It's not an attempt at a weak pun to say that Brooklyn-based electro-acoustic droners Mountains have always had a unique majesty to their sound. Where some of their peers deal in gooey synths, oozing electronic bubblings, and generally messy stews of texture, Mountains' sole members Koen Holtkamp and Brendon Anderegg have always turned in instrumental music so metered, deliberate, and precise it comes off almost zen-like. Even their largely improvised 2009 album Choral felt like every move was a considered, confident choice. The duo's sound reaches the rare space between surefootedness and a nearly telepathic ability to play off of each other's weavings of electronic bubbles and plaintive acoustic sounds. With Centralia, Mountains reach their creative apex with a set of tracks so layered and meticulously composed they best the already stellar density of all previous work. Minutes into opening track "Sand," textural shifts come and go like sped-up film footage of traffic moving through a busy city. Gentle electric guitar gives way to washes of analog synth and rickety rattlesnake rhythmic pulses before blooming into an enormous middle section and gently settling into a final three minutes of languid strings. The song's movements flow incredibly naturally, avoiding the pitfalls of either overly long improvisation or would-be "epic" compositional rock. This state of organically shifting movements is the album's biggest strength. The contemplative dance between acoustic guitar and uneasy synth on "Circular C" grows out of minimal low-range keyboard arpeggios and drifts into a segment of acoustic piano notes processed until they sound like birds cawing in the jungle. "Tilt" leans on the pastoral modes of U.K. folk to build its repetitive mantra, but recedes into a bed of field recordings for its final minutes. The attention to composition and ever-unfolding layers plays out to its heights in album centerpiece "Propeller." The tracks' 20-plus minutes wash by meditatively, with stereo-panned textures and lazy electric guitar softly mutating into laser beams of e-bowed guitar and a gorgeously eviscerating synth meltdown. The dust clears and the song fades out in a storm of white noise that first sounds harsh but eventually takes on the sound of gentle rain. Much like the entire album, the lengthy song progresses carefully and once it's done, it feels like no time has passed at all. Mountains take their craft to a new level with Centralia. While all of their previous albums had their unique mesh of precision and exploration, never have they sounded as inspired and detailed. It's an album so well-made it easily tricks the ear into hearing its endless layers and shifts as a singular glowing whole. Much like the best of Eno's ambient work, Centralia is captivating without demanding attention, instead letting the listener wander into its web on their own.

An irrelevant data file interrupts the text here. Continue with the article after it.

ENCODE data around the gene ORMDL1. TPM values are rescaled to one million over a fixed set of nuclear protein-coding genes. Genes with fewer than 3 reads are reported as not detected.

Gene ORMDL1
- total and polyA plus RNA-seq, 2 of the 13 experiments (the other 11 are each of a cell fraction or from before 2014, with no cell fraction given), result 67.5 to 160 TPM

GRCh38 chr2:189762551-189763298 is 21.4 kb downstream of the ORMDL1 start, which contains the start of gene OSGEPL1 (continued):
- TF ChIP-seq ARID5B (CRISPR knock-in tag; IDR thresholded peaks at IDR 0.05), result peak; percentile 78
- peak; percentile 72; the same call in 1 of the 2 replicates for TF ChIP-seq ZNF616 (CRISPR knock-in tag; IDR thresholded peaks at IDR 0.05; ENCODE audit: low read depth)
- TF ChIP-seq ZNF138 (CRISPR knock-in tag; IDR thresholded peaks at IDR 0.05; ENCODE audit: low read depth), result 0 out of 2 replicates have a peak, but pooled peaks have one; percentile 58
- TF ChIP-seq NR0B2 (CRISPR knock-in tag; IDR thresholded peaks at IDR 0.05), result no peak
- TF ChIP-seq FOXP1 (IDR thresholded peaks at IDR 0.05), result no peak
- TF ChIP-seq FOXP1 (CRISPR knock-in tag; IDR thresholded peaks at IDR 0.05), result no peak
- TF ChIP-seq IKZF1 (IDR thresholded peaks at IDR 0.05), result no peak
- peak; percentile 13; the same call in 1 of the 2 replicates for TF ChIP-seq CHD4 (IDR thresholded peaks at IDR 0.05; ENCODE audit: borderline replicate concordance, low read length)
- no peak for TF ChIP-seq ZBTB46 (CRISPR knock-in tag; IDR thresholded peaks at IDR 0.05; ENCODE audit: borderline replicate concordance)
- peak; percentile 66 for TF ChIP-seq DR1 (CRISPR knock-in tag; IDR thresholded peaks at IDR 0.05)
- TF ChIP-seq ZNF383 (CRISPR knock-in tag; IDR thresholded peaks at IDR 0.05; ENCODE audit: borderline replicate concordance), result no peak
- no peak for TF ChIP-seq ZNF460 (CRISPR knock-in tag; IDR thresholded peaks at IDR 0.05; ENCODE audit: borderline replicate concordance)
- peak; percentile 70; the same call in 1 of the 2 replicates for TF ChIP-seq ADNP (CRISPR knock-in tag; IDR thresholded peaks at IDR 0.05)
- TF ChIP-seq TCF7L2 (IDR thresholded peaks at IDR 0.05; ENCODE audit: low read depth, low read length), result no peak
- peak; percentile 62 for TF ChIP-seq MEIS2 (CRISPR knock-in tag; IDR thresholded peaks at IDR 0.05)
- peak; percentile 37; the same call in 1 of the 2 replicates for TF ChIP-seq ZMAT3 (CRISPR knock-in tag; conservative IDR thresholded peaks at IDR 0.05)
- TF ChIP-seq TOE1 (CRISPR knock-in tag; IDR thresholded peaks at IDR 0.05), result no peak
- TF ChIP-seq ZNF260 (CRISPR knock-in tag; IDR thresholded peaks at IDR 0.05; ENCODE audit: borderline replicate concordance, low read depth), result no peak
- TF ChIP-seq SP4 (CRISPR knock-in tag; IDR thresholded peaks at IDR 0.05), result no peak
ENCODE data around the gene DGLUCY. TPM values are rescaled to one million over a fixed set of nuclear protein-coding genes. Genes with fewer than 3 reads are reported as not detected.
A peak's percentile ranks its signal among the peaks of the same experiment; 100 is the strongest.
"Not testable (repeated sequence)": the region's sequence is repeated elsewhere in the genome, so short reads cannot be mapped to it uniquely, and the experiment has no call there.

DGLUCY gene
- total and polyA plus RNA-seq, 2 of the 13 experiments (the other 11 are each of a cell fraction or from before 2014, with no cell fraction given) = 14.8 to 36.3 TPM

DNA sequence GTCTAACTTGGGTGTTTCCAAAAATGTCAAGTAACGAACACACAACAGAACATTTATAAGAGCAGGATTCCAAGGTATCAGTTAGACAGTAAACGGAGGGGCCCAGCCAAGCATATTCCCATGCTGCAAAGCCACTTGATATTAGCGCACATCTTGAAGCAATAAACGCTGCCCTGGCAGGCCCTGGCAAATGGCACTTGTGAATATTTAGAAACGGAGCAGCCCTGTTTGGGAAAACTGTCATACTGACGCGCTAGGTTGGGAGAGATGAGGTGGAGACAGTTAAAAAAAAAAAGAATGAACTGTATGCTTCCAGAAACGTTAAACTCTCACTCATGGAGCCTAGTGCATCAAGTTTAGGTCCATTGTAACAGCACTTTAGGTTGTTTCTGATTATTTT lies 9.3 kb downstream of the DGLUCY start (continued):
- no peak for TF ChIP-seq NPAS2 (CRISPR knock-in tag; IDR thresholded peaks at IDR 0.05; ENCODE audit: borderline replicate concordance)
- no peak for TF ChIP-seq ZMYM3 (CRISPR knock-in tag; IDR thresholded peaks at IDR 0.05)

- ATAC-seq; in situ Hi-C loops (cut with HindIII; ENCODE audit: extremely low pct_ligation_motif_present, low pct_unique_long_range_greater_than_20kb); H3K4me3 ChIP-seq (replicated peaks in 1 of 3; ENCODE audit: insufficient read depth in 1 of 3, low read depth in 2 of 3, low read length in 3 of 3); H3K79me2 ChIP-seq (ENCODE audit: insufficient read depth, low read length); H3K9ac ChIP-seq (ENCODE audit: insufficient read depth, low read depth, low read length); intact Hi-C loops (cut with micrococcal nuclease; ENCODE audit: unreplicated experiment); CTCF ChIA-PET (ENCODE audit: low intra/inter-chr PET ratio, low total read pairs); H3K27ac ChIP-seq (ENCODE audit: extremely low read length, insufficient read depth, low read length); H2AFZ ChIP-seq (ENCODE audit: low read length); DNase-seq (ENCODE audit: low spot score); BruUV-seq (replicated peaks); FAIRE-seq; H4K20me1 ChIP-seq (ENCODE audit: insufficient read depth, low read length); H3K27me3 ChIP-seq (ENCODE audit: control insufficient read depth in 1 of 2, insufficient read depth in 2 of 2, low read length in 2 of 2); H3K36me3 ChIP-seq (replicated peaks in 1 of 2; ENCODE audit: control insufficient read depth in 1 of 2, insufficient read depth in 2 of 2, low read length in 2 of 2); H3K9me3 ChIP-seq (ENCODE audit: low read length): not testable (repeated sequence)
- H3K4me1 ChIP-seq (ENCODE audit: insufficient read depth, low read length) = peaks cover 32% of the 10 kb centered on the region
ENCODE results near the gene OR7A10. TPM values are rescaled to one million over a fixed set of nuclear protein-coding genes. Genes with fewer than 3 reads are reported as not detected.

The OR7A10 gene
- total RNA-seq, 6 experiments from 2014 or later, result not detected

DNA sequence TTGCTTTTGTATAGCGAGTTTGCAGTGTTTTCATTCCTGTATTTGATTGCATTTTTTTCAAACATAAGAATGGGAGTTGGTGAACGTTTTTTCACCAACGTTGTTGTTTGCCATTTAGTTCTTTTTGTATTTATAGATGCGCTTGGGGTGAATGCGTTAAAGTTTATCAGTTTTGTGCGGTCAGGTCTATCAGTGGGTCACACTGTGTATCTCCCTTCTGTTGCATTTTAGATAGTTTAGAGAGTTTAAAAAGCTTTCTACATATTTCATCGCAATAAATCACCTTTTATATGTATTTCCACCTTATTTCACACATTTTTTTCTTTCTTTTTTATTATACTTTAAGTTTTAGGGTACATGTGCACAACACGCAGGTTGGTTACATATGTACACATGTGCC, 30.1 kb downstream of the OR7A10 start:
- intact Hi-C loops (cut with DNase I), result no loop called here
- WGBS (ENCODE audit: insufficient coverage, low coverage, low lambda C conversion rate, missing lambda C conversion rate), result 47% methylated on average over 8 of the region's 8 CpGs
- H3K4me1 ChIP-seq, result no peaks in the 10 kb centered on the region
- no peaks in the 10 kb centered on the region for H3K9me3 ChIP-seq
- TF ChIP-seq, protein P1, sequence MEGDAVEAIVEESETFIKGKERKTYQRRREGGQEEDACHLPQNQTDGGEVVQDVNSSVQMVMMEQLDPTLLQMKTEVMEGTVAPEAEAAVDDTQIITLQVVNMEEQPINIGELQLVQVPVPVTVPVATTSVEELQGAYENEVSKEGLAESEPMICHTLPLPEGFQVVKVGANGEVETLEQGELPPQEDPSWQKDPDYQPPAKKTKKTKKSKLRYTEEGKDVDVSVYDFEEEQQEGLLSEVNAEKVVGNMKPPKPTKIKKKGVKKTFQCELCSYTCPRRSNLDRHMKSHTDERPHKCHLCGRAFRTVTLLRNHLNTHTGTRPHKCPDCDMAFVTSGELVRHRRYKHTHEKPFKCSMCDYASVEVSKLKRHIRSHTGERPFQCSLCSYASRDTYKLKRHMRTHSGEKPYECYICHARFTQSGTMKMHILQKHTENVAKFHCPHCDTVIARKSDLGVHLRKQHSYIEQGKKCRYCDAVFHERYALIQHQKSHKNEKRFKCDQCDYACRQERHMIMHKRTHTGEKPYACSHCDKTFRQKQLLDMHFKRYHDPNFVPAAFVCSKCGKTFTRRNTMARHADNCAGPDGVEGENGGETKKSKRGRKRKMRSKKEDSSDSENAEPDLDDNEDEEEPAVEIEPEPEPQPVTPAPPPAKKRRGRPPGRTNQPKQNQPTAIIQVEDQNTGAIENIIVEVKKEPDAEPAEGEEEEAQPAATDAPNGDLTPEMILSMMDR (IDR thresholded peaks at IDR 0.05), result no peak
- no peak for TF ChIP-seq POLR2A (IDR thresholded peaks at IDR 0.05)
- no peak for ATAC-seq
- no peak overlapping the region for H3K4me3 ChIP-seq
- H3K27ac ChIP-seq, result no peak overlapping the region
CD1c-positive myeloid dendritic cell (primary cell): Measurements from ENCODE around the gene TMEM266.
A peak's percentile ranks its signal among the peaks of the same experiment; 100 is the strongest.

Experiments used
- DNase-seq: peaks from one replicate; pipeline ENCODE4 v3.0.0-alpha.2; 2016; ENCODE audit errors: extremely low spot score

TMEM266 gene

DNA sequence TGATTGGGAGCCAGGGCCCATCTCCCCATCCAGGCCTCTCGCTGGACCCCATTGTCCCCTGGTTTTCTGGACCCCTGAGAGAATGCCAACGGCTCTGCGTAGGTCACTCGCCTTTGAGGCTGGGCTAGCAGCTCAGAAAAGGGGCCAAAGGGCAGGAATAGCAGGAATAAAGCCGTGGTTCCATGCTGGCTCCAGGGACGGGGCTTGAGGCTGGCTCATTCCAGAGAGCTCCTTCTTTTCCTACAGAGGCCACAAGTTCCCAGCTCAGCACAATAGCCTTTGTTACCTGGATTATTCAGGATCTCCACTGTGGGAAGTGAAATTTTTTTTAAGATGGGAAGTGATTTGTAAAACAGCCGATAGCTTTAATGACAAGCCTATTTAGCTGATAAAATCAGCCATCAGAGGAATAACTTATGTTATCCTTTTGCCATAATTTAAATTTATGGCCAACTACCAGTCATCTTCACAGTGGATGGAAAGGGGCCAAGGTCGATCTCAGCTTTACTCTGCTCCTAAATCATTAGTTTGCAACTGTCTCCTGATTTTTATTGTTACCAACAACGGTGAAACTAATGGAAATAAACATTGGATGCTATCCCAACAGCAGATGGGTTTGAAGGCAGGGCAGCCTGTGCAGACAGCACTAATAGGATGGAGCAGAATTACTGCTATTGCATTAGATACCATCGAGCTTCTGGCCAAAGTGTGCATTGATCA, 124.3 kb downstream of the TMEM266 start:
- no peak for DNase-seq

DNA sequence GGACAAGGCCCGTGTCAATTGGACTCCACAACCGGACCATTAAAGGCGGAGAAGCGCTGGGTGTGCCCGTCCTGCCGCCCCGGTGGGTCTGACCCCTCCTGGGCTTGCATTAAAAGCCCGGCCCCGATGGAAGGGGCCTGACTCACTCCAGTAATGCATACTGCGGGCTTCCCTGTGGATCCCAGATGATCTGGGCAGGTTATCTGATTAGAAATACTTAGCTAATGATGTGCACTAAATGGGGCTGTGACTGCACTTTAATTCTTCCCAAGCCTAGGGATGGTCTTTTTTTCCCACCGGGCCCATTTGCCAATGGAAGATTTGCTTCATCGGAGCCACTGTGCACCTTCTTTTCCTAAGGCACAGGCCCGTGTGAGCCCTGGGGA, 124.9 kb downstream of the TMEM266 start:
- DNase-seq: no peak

AllMusic Review by Fred Thomas